3. For total power in GWH, multiply the average daily power by 24, and then divide by 1000.
  4. The total percentages for coal fired power, natural gas fired power, all renewables, and those other smaller sources add up to 100%.
  5. The total percentages for Hydro, Wind, and Solar adds up to the total percentage for all Renewables.
  6. Total Generated Power is expressed here as GWH (GigaWattHours) and a GWH is a MWH (MegaWattHour) multiplied by 1000

Comments For This Day

Again we have a weekend day with lower power consumption, and power generation following that down as well. The total power generation on this day was 487.2GWH, at an hourly average of 20300MW, and that’s 550MW lower than the day before, also a weekend day with lower generation.

The early AM Base Load was 500MW lower at 16900MW, and that’s 1100MW lower than the year round average. The evening peak at the later time of 6.40PM was 400MW higher at 24200MW. In the five States, with their peaks at slightly differing times, the peak in the largest power consuming State, New South Wales, (NSW) was 310MW higher. In the next highest power consuming State, Queensland, the peak was 70MW lower. In Victoria the third highest power consumer, that peak was 250MW higher. In the two lowest power consuming States, the peak in South Australia was 30MW lower and in Tasmania, it was 100MW higher.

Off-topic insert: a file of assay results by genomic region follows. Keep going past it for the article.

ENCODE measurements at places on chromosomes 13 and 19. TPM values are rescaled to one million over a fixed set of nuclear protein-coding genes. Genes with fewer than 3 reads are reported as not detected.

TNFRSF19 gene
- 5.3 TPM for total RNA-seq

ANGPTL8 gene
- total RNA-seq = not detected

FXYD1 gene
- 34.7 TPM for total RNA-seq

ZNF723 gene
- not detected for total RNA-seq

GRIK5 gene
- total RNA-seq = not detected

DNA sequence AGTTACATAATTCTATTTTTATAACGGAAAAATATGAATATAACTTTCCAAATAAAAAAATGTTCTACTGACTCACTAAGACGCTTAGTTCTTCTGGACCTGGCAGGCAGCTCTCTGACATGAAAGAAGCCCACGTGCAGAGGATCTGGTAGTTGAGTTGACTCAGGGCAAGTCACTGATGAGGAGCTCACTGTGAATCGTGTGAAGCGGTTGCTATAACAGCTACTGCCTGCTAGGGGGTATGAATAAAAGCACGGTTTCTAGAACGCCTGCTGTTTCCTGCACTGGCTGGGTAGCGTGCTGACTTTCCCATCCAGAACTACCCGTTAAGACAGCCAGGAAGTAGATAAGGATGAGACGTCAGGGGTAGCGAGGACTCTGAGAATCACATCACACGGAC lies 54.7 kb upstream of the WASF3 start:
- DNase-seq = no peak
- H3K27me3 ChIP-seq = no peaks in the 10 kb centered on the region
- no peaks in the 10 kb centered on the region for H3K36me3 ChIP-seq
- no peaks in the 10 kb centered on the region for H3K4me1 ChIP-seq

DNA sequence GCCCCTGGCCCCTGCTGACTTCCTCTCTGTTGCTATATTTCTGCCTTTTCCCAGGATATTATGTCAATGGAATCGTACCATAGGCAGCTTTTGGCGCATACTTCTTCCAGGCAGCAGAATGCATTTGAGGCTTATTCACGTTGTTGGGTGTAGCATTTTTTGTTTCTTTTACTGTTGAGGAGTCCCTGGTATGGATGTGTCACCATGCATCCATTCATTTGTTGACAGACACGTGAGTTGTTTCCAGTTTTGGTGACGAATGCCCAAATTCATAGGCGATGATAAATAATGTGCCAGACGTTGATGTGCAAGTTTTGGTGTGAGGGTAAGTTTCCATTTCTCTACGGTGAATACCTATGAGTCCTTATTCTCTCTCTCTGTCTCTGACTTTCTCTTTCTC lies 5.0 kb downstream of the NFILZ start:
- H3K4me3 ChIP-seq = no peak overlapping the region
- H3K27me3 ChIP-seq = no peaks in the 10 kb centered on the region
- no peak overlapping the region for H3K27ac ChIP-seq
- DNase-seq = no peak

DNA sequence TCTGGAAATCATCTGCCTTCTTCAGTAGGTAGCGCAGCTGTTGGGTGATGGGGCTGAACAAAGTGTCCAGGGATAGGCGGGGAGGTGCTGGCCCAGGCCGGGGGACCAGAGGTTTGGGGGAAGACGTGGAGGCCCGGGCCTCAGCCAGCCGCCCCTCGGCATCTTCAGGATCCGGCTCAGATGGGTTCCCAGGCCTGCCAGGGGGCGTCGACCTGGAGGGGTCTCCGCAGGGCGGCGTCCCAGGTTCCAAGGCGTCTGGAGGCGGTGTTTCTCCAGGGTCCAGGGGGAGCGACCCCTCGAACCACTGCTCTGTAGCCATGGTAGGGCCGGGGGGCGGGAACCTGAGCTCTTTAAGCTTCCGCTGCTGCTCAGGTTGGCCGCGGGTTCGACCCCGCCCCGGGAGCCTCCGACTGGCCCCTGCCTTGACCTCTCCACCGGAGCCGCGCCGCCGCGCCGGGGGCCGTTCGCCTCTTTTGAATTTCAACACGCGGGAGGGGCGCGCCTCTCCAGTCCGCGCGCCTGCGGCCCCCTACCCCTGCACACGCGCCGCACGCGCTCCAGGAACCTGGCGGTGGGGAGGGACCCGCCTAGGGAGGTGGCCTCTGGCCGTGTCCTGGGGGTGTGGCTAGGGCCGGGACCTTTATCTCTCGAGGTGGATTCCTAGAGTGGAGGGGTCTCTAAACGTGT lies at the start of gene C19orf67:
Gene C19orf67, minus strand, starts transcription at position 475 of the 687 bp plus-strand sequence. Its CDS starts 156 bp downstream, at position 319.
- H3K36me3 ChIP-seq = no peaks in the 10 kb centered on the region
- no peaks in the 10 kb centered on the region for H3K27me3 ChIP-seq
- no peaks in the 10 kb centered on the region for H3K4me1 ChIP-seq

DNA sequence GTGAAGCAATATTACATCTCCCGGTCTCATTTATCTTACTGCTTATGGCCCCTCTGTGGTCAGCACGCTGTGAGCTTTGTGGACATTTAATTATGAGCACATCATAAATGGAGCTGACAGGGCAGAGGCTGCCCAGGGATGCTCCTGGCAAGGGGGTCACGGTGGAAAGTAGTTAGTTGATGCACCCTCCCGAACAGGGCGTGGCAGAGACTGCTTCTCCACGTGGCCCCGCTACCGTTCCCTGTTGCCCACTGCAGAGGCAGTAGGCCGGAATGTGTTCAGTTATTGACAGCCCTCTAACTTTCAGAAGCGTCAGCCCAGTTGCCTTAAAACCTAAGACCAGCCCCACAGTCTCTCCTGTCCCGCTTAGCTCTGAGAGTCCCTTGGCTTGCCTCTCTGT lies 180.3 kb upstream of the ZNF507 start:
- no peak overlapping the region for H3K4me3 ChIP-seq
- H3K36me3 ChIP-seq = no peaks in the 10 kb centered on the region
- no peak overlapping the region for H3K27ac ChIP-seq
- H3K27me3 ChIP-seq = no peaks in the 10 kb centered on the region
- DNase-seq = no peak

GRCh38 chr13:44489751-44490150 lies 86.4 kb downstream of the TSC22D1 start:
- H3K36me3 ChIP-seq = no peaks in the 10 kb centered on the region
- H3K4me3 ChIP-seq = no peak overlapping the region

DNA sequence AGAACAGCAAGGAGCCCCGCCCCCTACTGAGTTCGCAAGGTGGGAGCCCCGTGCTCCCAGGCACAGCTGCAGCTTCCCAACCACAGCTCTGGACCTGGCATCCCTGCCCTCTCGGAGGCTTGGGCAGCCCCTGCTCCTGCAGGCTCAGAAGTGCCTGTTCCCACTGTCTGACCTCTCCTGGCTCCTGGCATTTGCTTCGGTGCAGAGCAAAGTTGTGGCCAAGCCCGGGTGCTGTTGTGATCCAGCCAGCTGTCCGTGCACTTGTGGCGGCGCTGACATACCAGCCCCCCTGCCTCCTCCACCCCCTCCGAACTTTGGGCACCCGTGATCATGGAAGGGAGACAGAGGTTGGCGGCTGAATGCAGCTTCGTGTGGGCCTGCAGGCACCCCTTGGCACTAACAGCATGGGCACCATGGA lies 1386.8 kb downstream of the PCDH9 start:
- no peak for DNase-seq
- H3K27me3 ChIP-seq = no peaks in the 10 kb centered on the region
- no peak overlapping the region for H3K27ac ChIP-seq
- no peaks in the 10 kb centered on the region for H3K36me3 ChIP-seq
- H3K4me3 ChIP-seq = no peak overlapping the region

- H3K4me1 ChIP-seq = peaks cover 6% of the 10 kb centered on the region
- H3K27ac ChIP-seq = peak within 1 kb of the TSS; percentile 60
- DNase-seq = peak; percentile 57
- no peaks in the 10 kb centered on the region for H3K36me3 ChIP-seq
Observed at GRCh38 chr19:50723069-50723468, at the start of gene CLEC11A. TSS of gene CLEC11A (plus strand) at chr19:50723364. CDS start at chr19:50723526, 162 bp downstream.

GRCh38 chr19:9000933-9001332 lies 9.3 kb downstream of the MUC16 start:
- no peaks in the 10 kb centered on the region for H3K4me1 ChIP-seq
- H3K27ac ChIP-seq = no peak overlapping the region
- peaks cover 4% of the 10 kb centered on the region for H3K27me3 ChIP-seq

The average for coal fired power was 14540MW, and that was 550MW lower, the same fall as for the overall power generation from every source. The range between the low for this day and the high was 4040MW and coal fired power had a maximum power generation of 16830MW. In Victoria, Unit 3 at the old Yallourn W plant came back on line at 4PM, and in a slow rise, was back near its maximum power generation by Midnight. In Queensland, Unit 2 at the Millmerran plant came back on line at 10.30AM, and also slowly rose back to its maximum power generation by 10.30PM.There are ten of those coal fired Units off line, five in Queensland, three in Victoria, and two in NSW.

While the overall was lower, the average for natural gas fired power was 270MW higher on the day. The average for those smaller Other sources was also higher on the day, by 180MW, and when this is from a smaller source, that 180MW is a large percentage increase. The average for hydro power was also higher on the day, up by 160MW. The average for solar plant power was higher on the day as skies cleared for bright sunny conditions, so insolation was higher on the day, and solar plant power was higher by 190MW, ironically higher on a day when overall generation is at its lowest for the week. Rooftop solar power was also well up on that day as well.